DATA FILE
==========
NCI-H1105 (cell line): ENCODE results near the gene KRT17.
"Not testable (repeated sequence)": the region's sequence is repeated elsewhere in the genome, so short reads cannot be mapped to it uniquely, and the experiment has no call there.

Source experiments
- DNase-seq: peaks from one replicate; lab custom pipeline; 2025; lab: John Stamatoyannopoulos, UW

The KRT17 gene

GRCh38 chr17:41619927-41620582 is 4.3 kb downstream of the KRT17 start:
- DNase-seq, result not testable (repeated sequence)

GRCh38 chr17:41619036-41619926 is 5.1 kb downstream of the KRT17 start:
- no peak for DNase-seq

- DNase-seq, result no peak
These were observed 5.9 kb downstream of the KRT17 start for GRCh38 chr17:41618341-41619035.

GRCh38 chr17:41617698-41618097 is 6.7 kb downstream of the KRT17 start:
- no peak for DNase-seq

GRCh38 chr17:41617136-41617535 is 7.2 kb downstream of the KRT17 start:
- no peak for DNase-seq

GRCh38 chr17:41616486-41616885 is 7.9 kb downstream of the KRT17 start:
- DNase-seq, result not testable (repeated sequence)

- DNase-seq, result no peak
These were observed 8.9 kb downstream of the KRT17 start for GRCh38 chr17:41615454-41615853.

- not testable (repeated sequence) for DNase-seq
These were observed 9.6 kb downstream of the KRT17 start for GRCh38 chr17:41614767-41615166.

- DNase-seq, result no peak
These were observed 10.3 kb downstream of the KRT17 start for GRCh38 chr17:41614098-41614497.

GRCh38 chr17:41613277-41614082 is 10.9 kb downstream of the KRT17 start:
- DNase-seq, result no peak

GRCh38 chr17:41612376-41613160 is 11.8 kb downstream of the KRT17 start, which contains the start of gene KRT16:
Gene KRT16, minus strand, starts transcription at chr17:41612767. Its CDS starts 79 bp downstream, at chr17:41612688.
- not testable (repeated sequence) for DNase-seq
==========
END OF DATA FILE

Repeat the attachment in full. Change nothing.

NCI-H1105 (cell line): ENCODE results near the gene KRT17.
"Not testable (repeated sequence)": the region's sequence is repeated elsewhere in the genome, so short reads cannot be mapped to it uniquely, and the experiment has no call there.

Source experiments
- DNase-seq: peaks from one replicate; lab custom pipeline; 2025; lab: John Stamatoyannopoulos, UW

The KRT17 gene

GRCh38 chr17:41619927-41620582 is 4.3 kb downstream of the KRT17 start:
- DNase-seq, result not testable (repeated sequence)

GRCh38 chr17:41619036-41619926 is 5.1 kb downstream of the KRT17 start:
- no peak for DNase-seq

- DNase-seq, result no peak
These were observed 5.9 kb downstream of the KRT17 start for GRCh38 chr17:41618341-41619035.

GRCh38 chr17:41617698-41618097 is 6.7 kb downstream of the KRT17 start:
- no peak for DNase-seq

GRCh38 chr17:41617136-41617535 is 7.2 kb downstream of the KRT17 start:
- no peak for DNase-seq

GRCh38 chr17:41616486-41616885 is 7.9 kb downstream of the KRT17 start:
- DNase-seq, result not testable (repeated sequence)

- DNase-seq, result no peak
These were observed 8.9 kb downstream of the KRT17 start for GRCh38 chr17:41615454-41615853.

- not testable (repeated sequence) for DNase-seq
These were observed 9.6 kb downstream of the KRT17 start for GRCh38 chr17:41614767-41615166.

- DNase-seq, result no peak
These were observed 10.3 kb downstream of the KRT17 start for GRCh38 chr17:41614098-41614497.

GRCh38 chr17:41613277-41614082 is 10.9 kb downstream of the KRT17 start:
- DNase-seq, result no peak

GRCh38 chr17:41612376-41613160 is 11.8 kb downstream of the KRT17 start, which contains the start of gene KRT16:
Gene KRT16, minus strand, starts transcription at chr17:41612767. Its CDS starts 79 bp downstream, at chr17:41612688.
- not testable (repeated sequence) for DNase-seq